In fact, if it's going to happen, I'd expect we'll hear about it by this time next week, if not beforehand. So one way or another, we'll soon find out.

John Stepek

John is the executive editor of MoneyWeek and writes our daily investment email, Money Morning. John graduated from Strathclyde University with a degree in psychology in 1996 and has always been fascinated by the gap between the way the market works in theory and the way it works in practice, and by how our deep-rooted instincts work against our best interests as investors.

He started out in journalism by writing articles about the specific business challenges facing family firms. In 2003, he took a job on the finance desk of Teletext, where he spent two years covering the markets and breaking financial news. John joined MoneyWeek in 2005.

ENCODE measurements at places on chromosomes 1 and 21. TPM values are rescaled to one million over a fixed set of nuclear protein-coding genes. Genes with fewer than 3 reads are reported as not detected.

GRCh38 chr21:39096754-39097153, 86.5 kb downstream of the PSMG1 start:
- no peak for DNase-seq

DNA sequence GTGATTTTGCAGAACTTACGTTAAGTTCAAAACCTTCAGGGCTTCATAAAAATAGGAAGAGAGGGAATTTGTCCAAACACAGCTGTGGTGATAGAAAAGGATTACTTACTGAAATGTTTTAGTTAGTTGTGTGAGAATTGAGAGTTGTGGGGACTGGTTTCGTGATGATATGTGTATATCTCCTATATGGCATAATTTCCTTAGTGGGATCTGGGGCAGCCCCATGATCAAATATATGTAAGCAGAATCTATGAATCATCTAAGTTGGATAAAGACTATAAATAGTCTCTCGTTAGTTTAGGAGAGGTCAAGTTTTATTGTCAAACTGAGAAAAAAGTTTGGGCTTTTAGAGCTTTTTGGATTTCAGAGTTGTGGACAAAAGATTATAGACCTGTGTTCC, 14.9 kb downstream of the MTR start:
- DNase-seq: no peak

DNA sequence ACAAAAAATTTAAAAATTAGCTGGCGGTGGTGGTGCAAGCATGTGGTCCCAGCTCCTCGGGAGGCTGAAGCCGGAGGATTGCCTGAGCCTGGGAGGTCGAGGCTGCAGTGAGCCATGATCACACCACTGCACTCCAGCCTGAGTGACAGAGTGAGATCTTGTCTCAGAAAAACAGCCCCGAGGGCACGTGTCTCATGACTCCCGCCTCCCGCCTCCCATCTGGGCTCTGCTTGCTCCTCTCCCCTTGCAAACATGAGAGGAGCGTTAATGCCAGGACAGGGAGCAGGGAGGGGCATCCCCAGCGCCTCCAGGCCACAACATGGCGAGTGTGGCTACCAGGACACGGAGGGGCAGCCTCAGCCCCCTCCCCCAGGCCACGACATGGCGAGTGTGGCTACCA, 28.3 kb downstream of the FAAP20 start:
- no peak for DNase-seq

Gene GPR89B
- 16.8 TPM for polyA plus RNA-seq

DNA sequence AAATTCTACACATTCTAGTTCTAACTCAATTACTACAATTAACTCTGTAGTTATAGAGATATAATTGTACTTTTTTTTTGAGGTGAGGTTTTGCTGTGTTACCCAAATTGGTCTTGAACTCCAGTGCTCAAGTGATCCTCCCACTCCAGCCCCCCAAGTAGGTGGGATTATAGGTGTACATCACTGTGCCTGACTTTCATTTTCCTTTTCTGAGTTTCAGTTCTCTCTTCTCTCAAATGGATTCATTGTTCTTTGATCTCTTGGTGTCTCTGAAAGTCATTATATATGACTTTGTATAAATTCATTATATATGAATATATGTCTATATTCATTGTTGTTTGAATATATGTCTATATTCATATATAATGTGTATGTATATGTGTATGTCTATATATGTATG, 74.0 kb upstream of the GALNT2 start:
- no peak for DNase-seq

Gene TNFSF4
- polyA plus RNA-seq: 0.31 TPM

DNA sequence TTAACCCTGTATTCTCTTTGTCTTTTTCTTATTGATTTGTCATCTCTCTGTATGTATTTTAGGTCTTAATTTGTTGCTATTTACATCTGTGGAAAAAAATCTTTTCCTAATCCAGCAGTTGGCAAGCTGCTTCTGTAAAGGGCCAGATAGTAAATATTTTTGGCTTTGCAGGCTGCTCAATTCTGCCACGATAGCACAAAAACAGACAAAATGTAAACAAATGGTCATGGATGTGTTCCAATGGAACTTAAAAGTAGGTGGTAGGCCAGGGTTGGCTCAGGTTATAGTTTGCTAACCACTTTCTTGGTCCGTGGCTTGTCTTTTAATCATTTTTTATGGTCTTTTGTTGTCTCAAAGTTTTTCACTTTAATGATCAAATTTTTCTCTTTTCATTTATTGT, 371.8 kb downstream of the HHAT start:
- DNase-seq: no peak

His work has been published in Families in Business, Shares magazine, Spear's Magazine, The Sunday Times, and The Spectator among others. He has also appeared as an expert commentator on BBC Radio 4's Today programme, BBC Radio Scotland, Newsnight, Daily Politics and Bloomberg. His first book, on contrarian investing, The Sceptical Investor, was released in March 2019. You can follow John on Twitter at @john_stepek.